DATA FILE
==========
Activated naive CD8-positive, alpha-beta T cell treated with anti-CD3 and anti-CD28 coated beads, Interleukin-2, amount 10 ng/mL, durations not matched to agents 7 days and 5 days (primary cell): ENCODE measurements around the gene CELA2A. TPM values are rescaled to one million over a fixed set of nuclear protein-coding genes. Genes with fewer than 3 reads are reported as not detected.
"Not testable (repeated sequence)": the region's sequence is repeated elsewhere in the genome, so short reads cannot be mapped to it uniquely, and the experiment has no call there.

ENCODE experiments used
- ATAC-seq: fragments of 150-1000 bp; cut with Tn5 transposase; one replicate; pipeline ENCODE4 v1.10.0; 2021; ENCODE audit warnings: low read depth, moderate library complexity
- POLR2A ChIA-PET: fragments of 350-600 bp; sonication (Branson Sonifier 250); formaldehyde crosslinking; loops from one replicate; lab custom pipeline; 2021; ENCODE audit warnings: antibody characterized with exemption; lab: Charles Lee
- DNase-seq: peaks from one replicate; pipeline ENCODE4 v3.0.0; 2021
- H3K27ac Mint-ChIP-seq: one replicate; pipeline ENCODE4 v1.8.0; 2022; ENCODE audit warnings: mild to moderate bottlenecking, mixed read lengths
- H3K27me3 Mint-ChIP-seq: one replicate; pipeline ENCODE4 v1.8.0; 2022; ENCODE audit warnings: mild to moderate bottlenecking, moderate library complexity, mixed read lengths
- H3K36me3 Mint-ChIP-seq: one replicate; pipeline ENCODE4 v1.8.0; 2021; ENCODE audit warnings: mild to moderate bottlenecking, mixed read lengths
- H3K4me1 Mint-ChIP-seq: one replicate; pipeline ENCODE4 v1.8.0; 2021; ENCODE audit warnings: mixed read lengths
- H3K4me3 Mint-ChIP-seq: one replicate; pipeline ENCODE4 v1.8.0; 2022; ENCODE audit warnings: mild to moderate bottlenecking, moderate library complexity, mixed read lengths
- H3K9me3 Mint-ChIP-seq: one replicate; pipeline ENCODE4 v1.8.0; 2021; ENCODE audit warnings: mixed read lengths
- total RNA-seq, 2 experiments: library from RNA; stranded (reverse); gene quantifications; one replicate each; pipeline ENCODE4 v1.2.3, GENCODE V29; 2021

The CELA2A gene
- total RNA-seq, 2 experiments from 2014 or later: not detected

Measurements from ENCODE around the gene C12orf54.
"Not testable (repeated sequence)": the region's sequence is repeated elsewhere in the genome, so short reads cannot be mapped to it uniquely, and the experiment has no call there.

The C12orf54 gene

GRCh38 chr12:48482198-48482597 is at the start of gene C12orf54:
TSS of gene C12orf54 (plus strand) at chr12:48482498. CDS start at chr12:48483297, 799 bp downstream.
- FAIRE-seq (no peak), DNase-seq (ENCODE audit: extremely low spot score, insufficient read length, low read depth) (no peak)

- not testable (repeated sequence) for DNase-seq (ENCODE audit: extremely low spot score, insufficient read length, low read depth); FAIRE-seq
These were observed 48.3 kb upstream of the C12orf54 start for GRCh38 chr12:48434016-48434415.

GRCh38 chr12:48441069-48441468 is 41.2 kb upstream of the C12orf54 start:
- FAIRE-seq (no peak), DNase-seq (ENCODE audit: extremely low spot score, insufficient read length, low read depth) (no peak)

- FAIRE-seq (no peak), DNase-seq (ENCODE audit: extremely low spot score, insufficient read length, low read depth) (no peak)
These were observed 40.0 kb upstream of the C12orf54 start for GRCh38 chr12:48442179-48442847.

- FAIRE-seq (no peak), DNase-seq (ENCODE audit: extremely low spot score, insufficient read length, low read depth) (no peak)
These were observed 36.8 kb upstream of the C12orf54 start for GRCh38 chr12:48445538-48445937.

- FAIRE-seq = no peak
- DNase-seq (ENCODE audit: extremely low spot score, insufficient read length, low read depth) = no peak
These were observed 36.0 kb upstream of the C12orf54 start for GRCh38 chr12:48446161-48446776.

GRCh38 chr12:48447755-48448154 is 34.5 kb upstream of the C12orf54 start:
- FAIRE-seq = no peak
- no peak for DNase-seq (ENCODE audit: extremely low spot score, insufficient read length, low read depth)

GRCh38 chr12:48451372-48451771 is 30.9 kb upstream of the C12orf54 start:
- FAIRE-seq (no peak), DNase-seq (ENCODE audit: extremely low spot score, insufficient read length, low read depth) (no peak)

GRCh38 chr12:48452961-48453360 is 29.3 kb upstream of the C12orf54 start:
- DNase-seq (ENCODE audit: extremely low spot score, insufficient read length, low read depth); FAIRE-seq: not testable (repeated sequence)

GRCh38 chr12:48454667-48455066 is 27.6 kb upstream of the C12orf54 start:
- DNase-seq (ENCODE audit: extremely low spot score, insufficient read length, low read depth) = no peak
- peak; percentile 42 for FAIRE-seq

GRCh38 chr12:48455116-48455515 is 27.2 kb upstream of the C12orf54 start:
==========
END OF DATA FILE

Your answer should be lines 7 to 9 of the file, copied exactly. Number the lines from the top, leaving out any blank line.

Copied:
- H3K27ac Mint-ChIP-seq: one replicate; pipeline ENCODE4 v1.8.0; 2022; ENCODE audit warnings: mild to moderate bottlenecking, mixed read lengths
- H3K27me3 Mint-ChIP-seq: one replicate; pipeline ENCODE4 v1.8.0; 2022; ENCODE audit warnings: mild to moderate bottlenecking, moderate library complexity, mixed read lengths
- H3K36me3 Mint-ChIP-seq: one replicate; pipeline ENCODE4 v1.8.0; 2021; ENCODE audit warnings: mild to moderate bottlenecking, mixed read lengths